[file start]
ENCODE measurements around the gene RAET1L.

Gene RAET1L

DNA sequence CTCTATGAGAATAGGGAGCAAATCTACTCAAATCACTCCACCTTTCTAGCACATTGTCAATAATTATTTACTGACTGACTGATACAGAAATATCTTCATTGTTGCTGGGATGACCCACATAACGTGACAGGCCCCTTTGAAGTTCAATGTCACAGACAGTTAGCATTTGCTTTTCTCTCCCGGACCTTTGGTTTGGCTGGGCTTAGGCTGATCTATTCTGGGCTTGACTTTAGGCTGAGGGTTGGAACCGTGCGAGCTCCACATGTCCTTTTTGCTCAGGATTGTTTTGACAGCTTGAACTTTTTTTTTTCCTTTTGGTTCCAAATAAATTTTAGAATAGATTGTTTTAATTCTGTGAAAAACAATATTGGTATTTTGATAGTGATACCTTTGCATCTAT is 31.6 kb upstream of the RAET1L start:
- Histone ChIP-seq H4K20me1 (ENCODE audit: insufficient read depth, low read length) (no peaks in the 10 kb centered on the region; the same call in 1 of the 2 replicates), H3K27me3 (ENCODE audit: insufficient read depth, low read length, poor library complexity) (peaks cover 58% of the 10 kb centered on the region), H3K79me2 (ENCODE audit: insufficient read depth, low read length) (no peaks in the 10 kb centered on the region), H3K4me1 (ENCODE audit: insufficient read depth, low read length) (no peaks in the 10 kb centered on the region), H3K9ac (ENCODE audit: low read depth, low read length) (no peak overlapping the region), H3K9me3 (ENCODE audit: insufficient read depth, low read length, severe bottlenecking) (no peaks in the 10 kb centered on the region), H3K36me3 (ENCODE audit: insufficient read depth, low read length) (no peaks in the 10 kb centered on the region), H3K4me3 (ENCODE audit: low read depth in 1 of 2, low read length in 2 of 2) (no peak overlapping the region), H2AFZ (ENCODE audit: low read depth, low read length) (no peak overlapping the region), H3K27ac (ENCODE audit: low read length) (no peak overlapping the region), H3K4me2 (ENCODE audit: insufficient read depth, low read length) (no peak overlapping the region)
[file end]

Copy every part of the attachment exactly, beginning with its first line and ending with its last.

ENCODE measurements around the gene RAET1L.

Gene RAET1L

DNA sequence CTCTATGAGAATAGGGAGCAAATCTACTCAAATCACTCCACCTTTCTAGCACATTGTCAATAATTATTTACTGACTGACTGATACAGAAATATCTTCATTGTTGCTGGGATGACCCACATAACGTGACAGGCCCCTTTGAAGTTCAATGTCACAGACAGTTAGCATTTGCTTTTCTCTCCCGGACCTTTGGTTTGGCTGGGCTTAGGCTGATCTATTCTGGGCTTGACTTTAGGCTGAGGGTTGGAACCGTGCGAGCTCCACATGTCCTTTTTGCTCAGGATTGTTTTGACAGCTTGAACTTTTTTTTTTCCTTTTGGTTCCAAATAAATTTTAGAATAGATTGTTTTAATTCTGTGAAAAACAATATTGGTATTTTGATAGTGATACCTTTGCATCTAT is 31.6 kb upstream of the RAET1L start:
- Histone ChIP-seq H4K20me1 (ENCODE audit: insufficient read depth, low read length) (no peaks in the 10 kb centered on the region; the same call in 1 of the 2 replicates), H3K27me3 (ENCODE audit: insufficient read depth, low read length, poor library complexity) (peaks cover 58% of the 10 kb centered on the region), H3K79me2 (ENCODE audit: insufficient read depth, low read length) (no peaks in the 10 kb centered on the region), H3K4me1 (ENCODE audit: insufficient read depth, low read length) (no peaks in the 10 kb centered on the region), H3K9ac (ENCODE audit: low read depth, low read length) (no peak overlapping the region), H3K9me3 (ENCODE audit: insufficient read depth, low read length, severe bottlenecking) (no peaks in the 10 kb centered on the region), H3K36me3 (ENCODE audit: insufficient read depth, low read length) (no peaks in the 10 kb centered on the region), H3K4me3 (ENCODE audit: low read depth in 1 of 2, low read length in 2 of 2) (no peak overlapping the region), H2AFZ (ENCODE audit: low read depth, low read length) (no peak overlapping the region), H3K27ac (ENCODE audit: low read length) (no peak overlapping the region), H3K4me2 (ENCODE audit: insufficient read depth, low read length) (no peak overlapping the region)